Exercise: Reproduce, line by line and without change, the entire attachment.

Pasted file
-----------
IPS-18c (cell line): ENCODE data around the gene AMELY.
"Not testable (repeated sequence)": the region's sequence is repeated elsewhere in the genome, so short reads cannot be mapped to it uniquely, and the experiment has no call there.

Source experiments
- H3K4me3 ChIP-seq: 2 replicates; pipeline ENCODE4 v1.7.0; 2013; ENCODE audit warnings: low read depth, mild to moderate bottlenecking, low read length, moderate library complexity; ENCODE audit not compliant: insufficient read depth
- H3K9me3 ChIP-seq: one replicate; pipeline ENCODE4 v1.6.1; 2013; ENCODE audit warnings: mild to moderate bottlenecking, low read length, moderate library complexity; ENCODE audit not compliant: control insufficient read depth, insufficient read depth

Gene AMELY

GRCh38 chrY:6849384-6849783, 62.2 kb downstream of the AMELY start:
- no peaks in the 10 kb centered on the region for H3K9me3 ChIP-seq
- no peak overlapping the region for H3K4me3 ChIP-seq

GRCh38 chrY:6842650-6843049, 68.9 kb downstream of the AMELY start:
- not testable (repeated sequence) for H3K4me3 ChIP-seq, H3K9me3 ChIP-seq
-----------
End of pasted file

IPS-18c (cell line): ENCODE data around the gene AMELY.
"Not testable (repeated sequence)": the region's sequence is repeated elsewhere in the genome, so short reads cannot be mapped to it uniquely, and the experiment has no call there.

Source experiments
- H3K4me3 ChIP-seq: 2 replicates; pipeline ENCODE4 v1.7.0; 2013; ENCODE audit warnings: low read depth, mild to moderate bottlenecking, low read length, moderate library complexity; ENCODE audit not compliant: insufficient read depth
- H3K9me3 ChIP-seq: one replicate; pipeline ENCODE4 v1.6.1; 2013; ENCODE audit warnings: mild to moderate bottlenecking, low read length, moderate library complexity; ENCODE audit not compliant: control insufficient read depth, insufficient read depth

Gene AMELY

GRCh38 chrY:6849384-6849783, 62.2 kb downstream of the AMELY start:
- no peaks in the 10 kb centered on the region for H3K9me3 ChIP-seq
- no peak overlapping the region for H3K4me3 ChIP-seq

GRCh38 chrY:6842650-6843049, 68.9 kb downstream of the AMELY start:
- not testable (repeated sequence) for H3K4me3 ChIP-seq, H3K9me3 ChIP-seq